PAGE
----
One thing to keep in mind is that even though you can transfer your points to Hotels, it does not necessarily mean it is a good idea. When you consider the transfer ratio and the other options you have for using your points, it becomes evident that transferring Amex Membership Rewards points to hotels is poor value. If you need a few thousand points to hit an aspirational redemption, then a transfer can make sense, if you are looking to transfer a substantial number of points, you will get much better value from Airline partners.
Membership Rewards is known for running promotions giving you a bonus when you transfer points to airline and hotel programs. The bonus levels vary but are typically between 25% and 50%. While it may seem tempting to take advantage of the bonus, there is no point if you do not have an immediate use for your points. There are two main reasons why it does not make sense to transfer points speculatively even with a bonus.
- You lose the flexibility of your points, you can not transfer your points back, so you will only be able to redeem them with the program you transferred them to. If another opportunity arises after the transfer, you will find yourself in a bind.
- Leaving points in an airline or hotel program is a bad idea. Programs are notorious for unannounced devaluation, so you may find the value of your points take a sudden big hit. You are better off leaving your points with Amex.
The best strategy is to maintain the flexibility of your points and keep them up to a time when you have a specific redemption in mind before initiating a transfer. Your priority should almost always be holding cash, then flexible points, then program specific points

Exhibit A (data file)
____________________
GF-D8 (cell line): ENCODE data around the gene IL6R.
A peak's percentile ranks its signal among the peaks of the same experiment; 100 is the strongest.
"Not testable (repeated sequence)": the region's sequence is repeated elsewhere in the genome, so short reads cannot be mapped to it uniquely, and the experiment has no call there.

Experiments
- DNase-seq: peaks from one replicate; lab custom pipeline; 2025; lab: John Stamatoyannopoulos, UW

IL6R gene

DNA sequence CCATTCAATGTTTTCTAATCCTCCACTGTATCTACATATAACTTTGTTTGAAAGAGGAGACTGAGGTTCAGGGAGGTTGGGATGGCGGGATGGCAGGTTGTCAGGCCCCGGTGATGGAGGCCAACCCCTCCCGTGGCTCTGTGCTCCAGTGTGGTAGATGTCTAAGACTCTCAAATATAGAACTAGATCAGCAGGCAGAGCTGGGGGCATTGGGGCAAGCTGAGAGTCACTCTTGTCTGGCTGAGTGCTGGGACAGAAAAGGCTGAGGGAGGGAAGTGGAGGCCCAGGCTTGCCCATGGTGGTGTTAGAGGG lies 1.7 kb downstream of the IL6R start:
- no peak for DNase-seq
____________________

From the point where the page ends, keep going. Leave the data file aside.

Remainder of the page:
Transferring Membership Rewards Points
The process of transferring your points is relatively easy. First, you will be asked to link your airline or hotel accounts to American Express. Once you have done that transfers are simple.
To initiate a transfer head over to the Membership Rewards travel partner page. And click on the program you want to transfer points to. You will then be prompted to enter either the number of Amex points you want to transfer or the number of miles/points you would like to receive in your loyalty account.
The ability to enter the number of miles you would like to receive is handy when you want just enough points for a specific redemption, and the transfer ratio is different than a simple 1:1
At this point, you will be asked to enter your login credentials, and then complete your transfer if you have not logged in already.
Without a shadow of a doubt Membership Rewards points are some of the most valuable on the market. However, this does not mean you have to collect them exclusively. Ask any miles and points aficionado what their strategy is, and they will tell it is about maximizing their points earning from every dollar spent and maximizing the redemption value of every point. To that end, they will collect a variety of different points and have different cards. They will have no loyalty to one program but instead will use the best card with the highest yield to make every individual purchase. So while Membership Rewards points are great, they should be part of your overall travel rewards strategy based on your own travel goals and needs.